Supplementary Movie 12

Guided transport of poly(dT)20 to and from a nanopore at the centre of the spiral structure. The graphene nanostructure consists of a three-layer graphene membrane that has an atom-depth spiral pattern cutout in the outer two layers (yellow, blue). An external force of 200 pN magnitude is applied to the DNA molecule. The direction of the force changes by 90 degrees clockwise every 7.5 ns for the first five constant force fragments and every 15 ns for the rest of the simulation. One accidental force reversal occurred at step 6. A transmembrane potential of 500 mV is applied throughout the simulation. The DNA is shown using vdW spheres coloured red. The video illustrates a 328 ns MD trajectory.

Supplementary Movie 13

Guided transport of poly(dT)20 to and from a nanopore at the centre of the spiral structure driven by a flow of solvent. The graphene nanostructure consists of a three-layer graphene membrane that has an atom-depth spiral pattern cutout in the outer two layers (yellow, blue). A solvent flow is produced by a pressure gradient of 3.0 bar nm−1. The direction of the force changes by 90 degrees clockwise every 5 ns. A transmembrane potential of 500 mV is applied throughout the simulation. The DNA is shown using vdW spheres coloured according to the atom type: blue (nitrogen), red (oxygen), white (hydrogen), carbon (cyan) and gold (phosphorous). The video illustrates a 234 ns MD trajectory.

Supplementary Movie 14

Guided transport of a 20-residue fragment of the α-haemolysin protein (residues 110 to 130) to the nanopore at the centre of the spiral structure. The graphene nanostructure consists of a three-layer graphene membrane that has an atom-depth spiral pattern cutout in the outer two layers (yellow, blue). An external force of 300 pN magnitude is applied to the protein fragment. The direction of the force changes by 90 degrees clockwise every 7.5 ns. The protein is shown using vdW spheres coloured according to the atom type: blue (nitrogen), red (oxygen), white (hydrogen), carbon (cyan) and yellow (sulfur). The video illustrates a 234 ns MD trajectory.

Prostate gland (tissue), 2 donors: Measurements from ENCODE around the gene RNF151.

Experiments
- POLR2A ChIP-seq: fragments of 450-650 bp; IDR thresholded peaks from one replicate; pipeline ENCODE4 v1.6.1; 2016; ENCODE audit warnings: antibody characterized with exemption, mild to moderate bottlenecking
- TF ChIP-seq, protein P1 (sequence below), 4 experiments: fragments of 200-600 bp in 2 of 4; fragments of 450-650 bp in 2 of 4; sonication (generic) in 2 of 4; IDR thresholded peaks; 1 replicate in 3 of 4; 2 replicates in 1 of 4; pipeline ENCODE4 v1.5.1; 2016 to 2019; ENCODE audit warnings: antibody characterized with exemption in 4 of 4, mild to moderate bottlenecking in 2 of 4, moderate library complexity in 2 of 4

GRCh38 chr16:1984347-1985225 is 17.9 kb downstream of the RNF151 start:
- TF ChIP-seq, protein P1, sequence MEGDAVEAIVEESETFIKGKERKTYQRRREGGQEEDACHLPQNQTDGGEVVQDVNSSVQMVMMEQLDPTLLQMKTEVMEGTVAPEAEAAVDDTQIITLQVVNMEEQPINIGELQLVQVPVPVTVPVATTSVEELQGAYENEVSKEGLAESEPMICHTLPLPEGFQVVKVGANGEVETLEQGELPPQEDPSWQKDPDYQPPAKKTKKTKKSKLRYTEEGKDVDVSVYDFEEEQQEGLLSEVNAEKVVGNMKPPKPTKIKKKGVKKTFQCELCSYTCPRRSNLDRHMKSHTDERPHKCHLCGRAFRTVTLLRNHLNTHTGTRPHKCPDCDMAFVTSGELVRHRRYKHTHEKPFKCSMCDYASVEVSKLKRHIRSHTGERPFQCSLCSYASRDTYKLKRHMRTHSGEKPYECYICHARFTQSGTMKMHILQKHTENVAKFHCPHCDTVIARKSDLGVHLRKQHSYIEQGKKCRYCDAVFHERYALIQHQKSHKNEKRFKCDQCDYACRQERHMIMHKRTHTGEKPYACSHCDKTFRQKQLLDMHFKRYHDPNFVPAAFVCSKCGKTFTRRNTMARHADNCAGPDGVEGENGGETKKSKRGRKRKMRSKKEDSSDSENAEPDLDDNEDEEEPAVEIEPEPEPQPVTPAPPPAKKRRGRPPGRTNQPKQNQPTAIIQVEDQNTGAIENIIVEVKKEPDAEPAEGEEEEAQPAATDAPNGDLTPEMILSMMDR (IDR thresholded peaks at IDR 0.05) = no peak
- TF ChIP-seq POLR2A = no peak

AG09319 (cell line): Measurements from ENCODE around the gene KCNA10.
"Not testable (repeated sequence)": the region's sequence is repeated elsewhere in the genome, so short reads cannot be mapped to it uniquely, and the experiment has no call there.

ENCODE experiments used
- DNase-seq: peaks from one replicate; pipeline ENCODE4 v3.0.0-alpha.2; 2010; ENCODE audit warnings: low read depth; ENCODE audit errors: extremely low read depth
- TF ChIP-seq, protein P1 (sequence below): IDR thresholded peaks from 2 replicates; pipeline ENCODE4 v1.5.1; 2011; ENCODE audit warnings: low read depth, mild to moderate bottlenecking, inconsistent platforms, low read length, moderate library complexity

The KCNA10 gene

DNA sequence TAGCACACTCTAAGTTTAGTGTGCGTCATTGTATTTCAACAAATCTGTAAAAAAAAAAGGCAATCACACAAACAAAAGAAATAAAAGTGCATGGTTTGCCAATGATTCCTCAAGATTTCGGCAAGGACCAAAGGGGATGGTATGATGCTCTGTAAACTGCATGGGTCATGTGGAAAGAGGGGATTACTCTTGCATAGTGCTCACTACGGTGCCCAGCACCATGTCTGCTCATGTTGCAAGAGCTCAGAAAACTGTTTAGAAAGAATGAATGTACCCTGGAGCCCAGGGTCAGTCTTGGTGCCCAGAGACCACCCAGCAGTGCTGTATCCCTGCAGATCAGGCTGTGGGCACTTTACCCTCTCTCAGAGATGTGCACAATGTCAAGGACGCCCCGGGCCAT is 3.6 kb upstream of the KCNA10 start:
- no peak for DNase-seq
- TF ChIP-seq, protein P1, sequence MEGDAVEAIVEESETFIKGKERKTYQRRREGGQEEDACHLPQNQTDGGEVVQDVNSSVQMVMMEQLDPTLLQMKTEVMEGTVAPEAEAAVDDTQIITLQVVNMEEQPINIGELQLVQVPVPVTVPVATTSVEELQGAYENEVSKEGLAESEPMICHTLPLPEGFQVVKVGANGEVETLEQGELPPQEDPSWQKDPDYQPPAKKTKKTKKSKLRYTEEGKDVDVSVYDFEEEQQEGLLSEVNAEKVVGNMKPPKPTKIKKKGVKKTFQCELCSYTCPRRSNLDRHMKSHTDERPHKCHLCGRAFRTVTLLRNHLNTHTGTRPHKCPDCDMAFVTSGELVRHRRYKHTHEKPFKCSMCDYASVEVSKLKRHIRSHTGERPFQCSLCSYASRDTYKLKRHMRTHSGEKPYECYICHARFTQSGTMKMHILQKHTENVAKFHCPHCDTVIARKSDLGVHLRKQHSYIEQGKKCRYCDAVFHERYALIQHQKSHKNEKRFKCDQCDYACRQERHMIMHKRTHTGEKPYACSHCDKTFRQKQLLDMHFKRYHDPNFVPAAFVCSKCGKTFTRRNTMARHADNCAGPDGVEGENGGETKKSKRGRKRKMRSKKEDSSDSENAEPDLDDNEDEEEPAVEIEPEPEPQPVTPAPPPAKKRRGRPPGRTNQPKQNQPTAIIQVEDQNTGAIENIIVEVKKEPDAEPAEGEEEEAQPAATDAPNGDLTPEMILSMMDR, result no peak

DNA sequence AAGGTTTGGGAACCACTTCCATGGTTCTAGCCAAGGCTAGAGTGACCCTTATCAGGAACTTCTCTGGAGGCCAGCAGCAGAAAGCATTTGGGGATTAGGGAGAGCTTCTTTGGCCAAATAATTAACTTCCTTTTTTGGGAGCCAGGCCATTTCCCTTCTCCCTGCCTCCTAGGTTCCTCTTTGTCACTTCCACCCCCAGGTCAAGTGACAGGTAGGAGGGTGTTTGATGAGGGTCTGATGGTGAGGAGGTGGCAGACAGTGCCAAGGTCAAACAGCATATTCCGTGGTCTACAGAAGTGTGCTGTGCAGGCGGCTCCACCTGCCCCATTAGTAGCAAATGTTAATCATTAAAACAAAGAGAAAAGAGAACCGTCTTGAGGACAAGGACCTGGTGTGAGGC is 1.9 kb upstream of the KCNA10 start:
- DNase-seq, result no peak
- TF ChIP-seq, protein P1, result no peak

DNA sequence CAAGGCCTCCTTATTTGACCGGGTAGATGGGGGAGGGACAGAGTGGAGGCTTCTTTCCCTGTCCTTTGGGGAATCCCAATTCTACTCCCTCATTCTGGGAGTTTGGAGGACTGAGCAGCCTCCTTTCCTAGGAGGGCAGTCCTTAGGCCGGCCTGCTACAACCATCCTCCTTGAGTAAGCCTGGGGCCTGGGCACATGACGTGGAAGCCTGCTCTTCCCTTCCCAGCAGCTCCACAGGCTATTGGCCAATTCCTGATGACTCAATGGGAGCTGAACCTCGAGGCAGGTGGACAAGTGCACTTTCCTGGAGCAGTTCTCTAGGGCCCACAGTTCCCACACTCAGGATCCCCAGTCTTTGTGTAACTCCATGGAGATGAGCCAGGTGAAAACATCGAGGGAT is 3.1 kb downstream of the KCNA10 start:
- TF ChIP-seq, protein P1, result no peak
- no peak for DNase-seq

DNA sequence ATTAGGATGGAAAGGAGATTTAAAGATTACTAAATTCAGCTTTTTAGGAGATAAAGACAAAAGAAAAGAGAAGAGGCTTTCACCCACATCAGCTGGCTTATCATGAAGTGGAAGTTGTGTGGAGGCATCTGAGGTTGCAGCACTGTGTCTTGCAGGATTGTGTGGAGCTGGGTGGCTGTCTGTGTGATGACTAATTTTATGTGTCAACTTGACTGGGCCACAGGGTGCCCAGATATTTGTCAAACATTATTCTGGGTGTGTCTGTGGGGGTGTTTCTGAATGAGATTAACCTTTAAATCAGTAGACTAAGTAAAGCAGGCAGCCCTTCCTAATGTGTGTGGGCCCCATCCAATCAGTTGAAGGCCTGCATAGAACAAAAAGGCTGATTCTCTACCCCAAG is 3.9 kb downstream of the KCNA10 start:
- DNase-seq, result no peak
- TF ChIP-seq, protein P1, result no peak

Supplementary Movie 15

Guided transport of poly(dT)20 to a nanopore at the centre of a right-angled spiral structure. The graphene nanostructure consists of a two-layer graphene membrane that has an atom-depth right-angled spiral pattern cut in the top layer (blue). An external force of 300 pN magnitude is applied to the DNA molecule. The direction of the force (indicated by the arrow in the animation) changes by 90 degrees clockwise every 5 ns. The DNA is shown using vdW spheres coloured according to the atom type: blue (nitrogen), red (oxygen), white (hydrogen), carbon (cyan) and gold (phosphorous). The video illustrates a 50 ns MD trajectory.

Supplementary Movie 16

Guided transport of poly(dT)20 to a nanopore at the centre of a right-angled spiral structure of increasing depth. The graphene nanostructure consists of eight graphene layers. Each layer contains a segment of a rectangular spiral, starting from the outermost segment. The spiral pattern increases in depth by a single atomic layer with each right-angle turn. An external force of 300 pN magnitude is applied to the DNA molecule. The direction of the force (indicated by the arrow in the animation) changes by 90 degrees clockwise every 7 ns. The DNA is shown using vdW spheres coloured according to the atom type: blue (nitrogen), red (oxygen), white (hydrogen), carbon (cyan) and gold (phosphorous). The video illustrates a 154 ns MD trajectory.